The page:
enables teachers to work with students from both advisories, with mixed
grades and no static concept of schedule. One teacher can lead a group
outside of the school for example, while the other stays back to oversee
the remaining group. There are, for the most part, no strict bounds of
time or physical space.
The only static,
defined times of the day are for math and quiet reading, Thomas said.
EdVisions has worked to ensure that in all the schools they work with they
hire at least 2 or 3 people certified in higher-level math. After the time
set aside for math instruction, everyone in the school, including all
staff, engages in quiet reading time. This all-school quiet reading
requirement, Thomas noted, both helps to define the culture of the school
and significantly improves reading scores.
responsibility the students have is tending an orchard. "I think they'll
have a bumper crop this year," Thomas said, "so they will have about 500
bushels of apples to harvest and sell. That will be fun but also a good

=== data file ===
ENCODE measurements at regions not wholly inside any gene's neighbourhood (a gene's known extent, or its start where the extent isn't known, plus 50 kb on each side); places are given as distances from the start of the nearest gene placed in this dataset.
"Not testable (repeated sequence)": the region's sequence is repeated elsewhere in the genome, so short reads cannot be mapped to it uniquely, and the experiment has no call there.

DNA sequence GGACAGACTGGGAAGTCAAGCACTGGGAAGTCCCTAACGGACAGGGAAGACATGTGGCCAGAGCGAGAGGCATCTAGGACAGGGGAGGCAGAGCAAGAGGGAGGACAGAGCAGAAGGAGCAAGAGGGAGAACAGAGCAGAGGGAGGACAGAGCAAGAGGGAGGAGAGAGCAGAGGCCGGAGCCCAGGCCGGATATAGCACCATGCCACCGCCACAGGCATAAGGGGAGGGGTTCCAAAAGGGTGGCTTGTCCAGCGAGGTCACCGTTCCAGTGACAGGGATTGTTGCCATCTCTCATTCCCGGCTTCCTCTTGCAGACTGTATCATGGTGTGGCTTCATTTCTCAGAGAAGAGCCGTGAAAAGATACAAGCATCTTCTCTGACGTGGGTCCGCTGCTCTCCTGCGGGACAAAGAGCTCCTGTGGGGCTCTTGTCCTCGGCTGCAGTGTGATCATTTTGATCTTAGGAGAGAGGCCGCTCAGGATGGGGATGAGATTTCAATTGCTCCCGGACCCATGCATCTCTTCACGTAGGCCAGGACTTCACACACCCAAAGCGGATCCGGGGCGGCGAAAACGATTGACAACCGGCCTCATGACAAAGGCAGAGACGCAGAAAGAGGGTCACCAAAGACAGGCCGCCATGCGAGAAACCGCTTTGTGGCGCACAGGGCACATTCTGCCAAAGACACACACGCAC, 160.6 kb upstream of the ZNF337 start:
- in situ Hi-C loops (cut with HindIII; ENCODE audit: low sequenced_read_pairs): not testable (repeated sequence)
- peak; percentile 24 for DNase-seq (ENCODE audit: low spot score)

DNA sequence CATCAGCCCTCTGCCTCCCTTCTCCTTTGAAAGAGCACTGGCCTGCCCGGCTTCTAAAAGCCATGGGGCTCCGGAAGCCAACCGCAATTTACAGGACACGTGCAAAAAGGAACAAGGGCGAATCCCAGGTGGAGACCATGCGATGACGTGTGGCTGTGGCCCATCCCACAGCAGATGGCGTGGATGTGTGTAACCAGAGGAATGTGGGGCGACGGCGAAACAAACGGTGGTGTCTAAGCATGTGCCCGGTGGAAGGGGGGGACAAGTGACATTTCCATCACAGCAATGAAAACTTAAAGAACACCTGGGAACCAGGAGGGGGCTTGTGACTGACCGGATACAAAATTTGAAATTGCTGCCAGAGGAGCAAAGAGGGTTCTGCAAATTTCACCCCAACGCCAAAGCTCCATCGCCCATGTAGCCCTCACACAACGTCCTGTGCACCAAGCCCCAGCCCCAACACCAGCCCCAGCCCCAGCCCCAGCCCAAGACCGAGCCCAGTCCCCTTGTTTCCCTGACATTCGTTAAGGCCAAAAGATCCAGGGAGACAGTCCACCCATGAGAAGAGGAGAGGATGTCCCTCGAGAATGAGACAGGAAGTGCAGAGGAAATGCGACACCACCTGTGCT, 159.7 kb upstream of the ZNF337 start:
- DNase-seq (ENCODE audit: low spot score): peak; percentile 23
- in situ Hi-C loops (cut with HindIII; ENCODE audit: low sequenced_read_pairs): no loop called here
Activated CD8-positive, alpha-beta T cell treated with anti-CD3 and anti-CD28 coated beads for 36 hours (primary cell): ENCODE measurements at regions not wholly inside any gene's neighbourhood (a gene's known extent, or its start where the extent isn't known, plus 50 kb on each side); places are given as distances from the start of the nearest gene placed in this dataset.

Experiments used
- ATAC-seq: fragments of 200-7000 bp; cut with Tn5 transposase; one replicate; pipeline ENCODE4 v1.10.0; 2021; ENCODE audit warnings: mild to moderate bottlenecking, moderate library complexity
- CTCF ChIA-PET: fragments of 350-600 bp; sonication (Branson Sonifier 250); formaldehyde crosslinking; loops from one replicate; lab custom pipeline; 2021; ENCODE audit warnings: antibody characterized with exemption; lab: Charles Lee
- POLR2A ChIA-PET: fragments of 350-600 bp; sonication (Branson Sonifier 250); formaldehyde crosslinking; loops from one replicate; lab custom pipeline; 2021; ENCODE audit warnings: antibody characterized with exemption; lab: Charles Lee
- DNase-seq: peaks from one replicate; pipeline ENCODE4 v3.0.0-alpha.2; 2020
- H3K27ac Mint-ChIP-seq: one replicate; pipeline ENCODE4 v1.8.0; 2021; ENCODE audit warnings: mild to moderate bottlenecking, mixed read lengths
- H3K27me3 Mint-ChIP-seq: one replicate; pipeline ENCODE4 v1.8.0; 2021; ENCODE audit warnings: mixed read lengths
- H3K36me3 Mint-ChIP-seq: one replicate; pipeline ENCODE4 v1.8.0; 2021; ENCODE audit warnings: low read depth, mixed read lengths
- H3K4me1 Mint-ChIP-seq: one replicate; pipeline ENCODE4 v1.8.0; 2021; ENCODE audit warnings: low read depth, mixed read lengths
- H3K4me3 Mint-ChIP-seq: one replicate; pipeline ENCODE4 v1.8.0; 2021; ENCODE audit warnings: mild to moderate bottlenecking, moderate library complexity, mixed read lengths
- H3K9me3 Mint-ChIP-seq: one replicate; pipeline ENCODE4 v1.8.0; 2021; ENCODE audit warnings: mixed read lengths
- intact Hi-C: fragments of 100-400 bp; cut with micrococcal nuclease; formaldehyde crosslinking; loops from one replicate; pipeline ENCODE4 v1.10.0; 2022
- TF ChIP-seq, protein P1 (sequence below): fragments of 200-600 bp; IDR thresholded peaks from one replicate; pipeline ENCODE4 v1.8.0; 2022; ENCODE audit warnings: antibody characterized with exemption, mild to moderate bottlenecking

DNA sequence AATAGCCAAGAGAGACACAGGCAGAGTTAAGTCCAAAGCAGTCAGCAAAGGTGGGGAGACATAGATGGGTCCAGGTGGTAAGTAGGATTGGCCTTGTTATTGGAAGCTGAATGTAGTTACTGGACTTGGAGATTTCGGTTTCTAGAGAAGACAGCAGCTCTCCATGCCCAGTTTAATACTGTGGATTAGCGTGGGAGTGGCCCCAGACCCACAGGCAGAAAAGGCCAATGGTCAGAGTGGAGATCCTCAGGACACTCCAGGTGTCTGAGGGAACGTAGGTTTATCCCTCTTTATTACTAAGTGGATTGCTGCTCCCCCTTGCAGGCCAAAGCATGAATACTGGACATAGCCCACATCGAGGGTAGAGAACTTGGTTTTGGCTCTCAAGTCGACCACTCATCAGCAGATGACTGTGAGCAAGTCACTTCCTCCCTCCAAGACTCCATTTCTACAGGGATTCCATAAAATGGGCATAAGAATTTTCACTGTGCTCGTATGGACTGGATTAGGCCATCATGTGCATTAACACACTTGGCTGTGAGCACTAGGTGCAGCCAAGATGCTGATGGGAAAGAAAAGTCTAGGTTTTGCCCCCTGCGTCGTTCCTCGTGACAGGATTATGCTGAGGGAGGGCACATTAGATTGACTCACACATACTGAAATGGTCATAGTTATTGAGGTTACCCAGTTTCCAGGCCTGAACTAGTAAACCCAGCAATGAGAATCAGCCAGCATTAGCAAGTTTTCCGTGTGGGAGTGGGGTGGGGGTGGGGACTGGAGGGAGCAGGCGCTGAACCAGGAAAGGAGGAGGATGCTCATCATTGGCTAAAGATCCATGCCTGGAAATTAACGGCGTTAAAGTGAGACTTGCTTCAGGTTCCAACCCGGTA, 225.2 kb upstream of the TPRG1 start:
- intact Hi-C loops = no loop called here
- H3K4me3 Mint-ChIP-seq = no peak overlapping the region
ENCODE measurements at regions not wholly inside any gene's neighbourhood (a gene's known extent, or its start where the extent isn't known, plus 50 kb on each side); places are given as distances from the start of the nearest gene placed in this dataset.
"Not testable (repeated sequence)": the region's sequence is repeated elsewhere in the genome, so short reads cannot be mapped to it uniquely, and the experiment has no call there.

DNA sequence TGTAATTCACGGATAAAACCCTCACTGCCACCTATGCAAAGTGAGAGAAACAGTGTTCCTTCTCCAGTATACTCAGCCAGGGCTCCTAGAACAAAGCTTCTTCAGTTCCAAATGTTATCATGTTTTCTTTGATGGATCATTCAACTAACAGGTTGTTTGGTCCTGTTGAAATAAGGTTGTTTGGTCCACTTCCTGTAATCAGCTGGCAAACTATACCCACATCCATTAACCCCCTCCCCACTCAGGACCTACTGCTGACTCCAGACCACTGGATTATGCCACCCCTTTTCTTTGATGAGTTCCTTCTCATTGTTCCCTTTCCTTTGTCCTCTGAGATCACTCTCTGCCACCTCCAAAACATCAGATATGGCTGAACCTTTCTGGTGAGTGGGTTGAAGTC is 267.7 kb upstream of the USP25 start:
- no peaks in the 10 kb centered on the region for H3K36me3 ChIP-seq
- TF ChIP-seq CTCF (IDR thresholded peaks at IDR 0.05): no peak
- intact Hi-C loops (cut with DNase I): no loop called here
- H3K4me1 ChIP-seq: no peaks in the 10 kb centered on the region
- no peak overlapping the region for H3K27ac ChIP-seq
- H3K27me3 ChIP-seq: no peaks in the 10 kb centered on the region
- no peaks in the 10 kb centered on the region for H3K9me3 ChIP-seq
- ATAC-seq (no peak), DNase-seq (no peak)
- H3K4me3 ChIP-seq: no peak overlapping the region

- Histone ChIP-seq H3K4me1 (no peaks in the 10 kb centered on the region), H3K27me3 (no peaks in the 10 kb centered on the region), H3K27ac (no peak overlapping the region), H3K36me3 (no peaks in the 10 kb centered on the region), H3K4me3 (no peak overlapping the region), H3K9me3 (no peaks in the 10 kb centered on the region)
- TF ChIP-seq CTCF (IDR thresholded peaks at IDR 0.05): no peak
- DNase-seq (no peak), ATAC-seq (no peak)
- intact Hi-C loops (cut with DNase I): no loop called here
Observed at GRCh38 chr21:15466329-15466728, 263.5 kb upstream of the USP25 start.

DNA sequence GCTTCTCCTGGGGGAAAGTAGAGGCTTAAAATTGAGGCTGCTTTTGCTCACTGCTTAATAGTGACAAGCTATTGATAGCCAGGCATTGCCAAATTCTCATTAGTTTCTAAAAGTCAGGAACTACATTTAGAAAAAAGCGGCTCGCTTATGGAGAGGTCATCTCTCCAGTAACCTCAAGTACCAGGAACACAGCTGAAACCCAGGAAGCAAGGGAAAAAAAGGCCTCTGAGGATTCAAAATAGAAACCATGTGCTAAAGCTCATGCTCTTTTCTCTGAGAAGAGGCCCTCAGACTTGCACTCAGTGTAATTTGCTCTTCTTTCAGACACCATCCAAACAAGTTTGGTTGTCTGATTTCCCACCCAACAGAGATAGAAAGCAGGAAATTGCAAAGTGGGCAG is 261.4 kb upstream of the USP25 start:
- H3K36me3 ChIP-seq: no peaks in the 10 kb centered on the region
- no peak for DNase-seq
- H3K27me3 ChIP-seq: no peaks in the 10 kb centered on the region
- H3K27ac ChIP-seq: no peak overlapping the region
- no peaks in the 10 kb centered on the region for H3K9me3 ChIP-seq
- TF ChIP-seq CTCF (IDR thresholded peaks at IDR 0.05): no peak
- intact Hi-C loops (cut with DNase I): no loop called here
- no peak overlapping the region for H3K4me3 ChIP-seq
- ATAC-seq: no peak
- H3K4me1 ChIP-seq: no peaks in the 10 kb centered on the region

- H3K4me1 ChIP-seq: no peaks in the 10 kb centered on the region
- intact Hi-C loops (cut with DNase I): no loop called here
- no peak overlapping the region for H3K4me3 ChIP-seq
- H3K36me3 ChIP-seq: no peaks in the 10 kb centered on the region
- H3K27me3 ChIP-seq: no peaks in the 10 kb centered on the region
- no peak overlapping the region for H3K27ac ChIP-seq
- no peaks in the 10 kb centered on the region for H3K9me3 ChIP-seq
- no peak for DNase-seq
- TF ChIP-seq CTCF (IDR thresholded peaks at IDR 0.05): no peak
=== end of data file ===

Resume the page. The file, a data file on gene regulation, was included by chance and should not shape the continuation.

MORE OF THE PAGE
learning experience." They have acquired an apple press, so that the
students will produce fresh apple cider to sell as well. This type of
project learning involves biology, horticulture, meteorology, business
planning, marketing and all the tangential elements of raising, processing
and selling a crop.
Teachers find and apply the technology they need.
As students began
using more technology outside of school, the teachers decided early on
that they needed a way to bring it into school instead of discouraging or
prohibiting it. They searched and found a group from Milwaukee of former
young offenders called Homeboys Interactive. This group designed a
computer-based program they called Project Foundry. It provides a protocol
for the work done in a project-based environment, walking students through